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Partner visas can be a real challenge. They cost lots of money. They take a long time (although not necessarily as long as most people think they take). They’re a lot of work. And you miss each other and want to be together.

And I suppose like all challenged people, it’s only natural to try to find a better and easier way to bring your partner from Philippines to Australia. We (Down Under Visa) tell people straight, and we tell people the most problem-free ways of getting the Partner Visa and of getting together. Yet some clients…..Bless ‘em, and yes we really DO understand…..try to find better and easier ways of doing things.


Is there an easier way to get your partner to Australia from Philippines rather than a partner visa


And it revolves around two main areas.

  1. Getting together faster
  2. Saving on Government fees


And of course they think about ways of saving on Down Under Visa’s professional fees too, and many come back to us after they’ve had refusals or even found themselves with a Condition 8503 (No Further Stay) preventing them from lodging any further applications inside Australia.  


Most common – The endless Tourist Visa


Many people try to bring their partner from Philippines and intend to stay for an extraordinary length of time on a Tourist Visa. They are granting Multiple-Entry Tourist Visas more readily these days, and many assume these are a one year visa! The thinking is that you can save shelling out $10K+ on partner visa fees, at least for now. And maybe after a year can try for another one year tourist visa. 

Well, reality is that they won’t let you use a Tourist Visa in place of a Partner Visa. Despite one section of the Department (ie the Immigration people) giving out more Multiple Entries, the cranky side of the Department known as Border Force seem to disagree. If you return too soon, they’re likely to give your lady a serious grilling at the airport as only a large Australian man in a sinister uniform can! Please read THIS if you haven’t already.  

So in reality, you and your partner from Philippines won’t be together all the time this way. She also can’t work and can’t put her kids into school for more than 3 months in total. The school fees are really high too. No Medicare either. 

When you tally up 3 x return airfares for her (yes, realistic maximum of 3 x 3 month stays per year only), visa fees, maybe some regional flights as well. Could comfortably spend $7,000.00 over a year. Poor economy if you ask me. I’d rather see a client wait a bit and then pursue the plan that will bring you to that point of being permanently together faster.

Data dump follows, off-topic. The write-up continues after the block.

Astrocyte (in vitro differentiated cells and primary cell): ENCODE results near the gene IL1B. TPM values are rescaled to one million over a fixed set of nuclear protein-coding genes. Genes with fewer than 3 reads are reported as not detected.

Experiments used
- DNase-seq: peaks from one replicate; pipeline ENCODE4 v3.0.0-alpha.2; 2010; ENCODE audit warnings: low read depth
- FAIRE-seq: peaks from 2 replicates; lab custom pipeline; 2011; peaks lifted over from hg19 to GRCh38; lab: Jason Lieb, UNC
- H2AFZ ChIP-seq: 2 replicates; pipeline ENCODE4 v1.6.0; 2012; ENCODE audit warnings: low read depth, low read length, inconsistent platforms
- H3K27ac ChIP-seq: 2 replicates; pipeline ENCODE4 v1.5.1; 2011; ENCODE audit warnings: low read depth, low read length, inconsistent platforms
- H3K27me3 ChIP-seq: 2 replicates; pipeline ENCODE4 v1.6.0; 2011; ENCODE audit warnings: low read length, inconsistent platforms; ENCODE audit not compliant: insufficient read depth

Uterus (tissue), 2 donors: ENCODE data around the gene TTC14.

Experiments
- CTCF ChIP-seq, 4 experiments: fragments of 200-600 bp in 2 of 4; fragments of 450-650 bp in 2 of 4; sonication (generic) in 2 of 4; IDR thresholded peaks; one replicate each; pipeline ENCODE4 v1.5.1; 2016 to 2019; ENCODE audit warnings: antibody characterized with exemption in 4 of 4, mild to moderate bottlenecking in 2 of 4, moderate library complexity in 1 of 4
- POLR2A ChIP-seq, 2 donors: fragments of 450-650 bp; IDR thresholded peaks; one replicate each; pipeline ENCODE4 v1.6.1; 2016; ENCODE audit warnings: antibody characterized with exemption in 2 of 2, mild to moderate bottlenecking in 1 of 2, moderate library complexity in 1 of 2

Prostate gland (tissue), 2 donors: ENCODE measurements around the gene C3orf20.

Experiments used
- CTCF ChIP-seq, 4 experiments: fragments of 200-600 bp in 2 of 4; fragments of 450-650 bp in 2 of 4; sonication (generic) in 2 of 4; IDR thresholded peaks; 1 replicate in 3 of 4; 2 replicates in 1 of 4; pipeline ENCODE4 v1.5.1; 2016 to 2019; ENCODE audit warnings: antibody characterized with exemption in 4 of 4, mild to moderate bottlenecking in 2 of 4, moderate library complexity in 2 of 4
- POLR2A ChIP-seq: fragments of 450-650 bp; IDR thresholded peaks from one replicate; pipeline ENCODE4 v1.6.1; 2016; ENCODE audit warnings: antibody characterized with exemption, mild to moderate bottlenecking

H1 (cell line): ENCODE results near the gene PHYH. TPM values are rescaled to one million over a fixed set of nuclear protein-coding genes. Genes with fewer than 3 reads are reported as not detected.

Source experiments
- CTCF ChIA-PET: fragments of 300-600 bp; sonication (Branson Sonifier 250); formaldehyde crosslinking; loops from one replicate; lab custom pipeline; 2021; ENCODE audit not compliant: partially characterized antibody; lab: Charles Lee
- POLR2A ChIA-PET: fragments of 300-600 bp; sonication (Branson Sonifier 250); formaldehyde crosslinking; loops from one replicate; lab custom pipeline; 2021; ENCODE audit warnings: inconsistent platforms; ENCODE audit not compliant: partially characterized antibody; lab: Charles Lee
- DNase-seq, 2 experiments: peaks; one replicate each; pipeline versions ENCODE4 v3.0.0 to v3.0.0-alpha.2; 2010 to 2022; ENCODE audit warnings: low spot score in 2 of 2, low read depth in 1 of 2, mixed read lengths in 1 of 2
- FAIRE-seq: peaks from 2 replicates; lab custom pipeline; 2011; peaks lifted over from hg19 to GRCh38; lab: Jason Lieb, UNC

And as for trying to do it a second year?

  1. You can double those expenses
  2. Highly unlikely they will let her do that over another year. You may get another 3 months, but that would be about it. The rule-of-thumb in Departmental policy is no more than 12 months in any 18 month period!*


Condition 8558 – No more than 12 months in any 18 month period


*This is known as Condition 8558. Some visas have this imposed on them, and case officers may apply this at their discretion, and it has LONG been the Departmental rule-of-thumb as I explained above. It means the visa applicant may not spend more than 12 months inside Australia in any 18 month period! Or otherwise you can say “Over the last 18 months, you must have spent 6 months of that time OUTSIDE Australia”.

It’s often discretionary, which means they may choose to apply it or may not. Basically, you may be lucky. But don’t count on it! More likely than not if you’ve spent 12 months inside Australia, they won’t grant you another tourist visa until you’ve been out of the country for 6 months.

And note that it’s often actually written as a condition on a Tourist Visa grant notice, which means if you spend one extra day over 12 months then you’re facing cancellation! Once again, you have to understand that tourist visas are not partner visas! Yes, I know you want to save money, and gentlemen I also understand that many of you have cold feet and are hoping to put this off. But the fact is that Tourist Visas are not designed for living together and avoiding a partner visa, and if they think this is what you’re trying to do they will refuse the application OR make sure they impose Condition 8558 and will limit your time together.  


And look, again, if you’re you’re not ready to take the big plunge? Still a few niggling doubts and not sure that one or both of you is totally committed? Then by all means take your time. But if you’ve already taken that plunge where you literally can’t stand being apart or the idea of being apart, then if you possibly can you should take the bold step.


Watch out for Amateur Migration Advice


Watch out for advice from amateurs. There’s a reason why it’s illegal in Australia for anyone who is not a Registered Migration Agent giving out “migration advice” (ie advice about how to get a visa). That reason is that they can hurt you a great deal if they tell you the wrong thing. They may mean well. Friends and relatives generally do. Advice forums and Facebook group pages? May be an ego thing. May be just overconfidence too.

Let me tell you something bluntly. Many of those giving out wise how-to advice on facebook groups and assorted forums have managed ONE successful visa application themselves! So did I, years ago! I organised my wife’s Prospective Marriage Visa.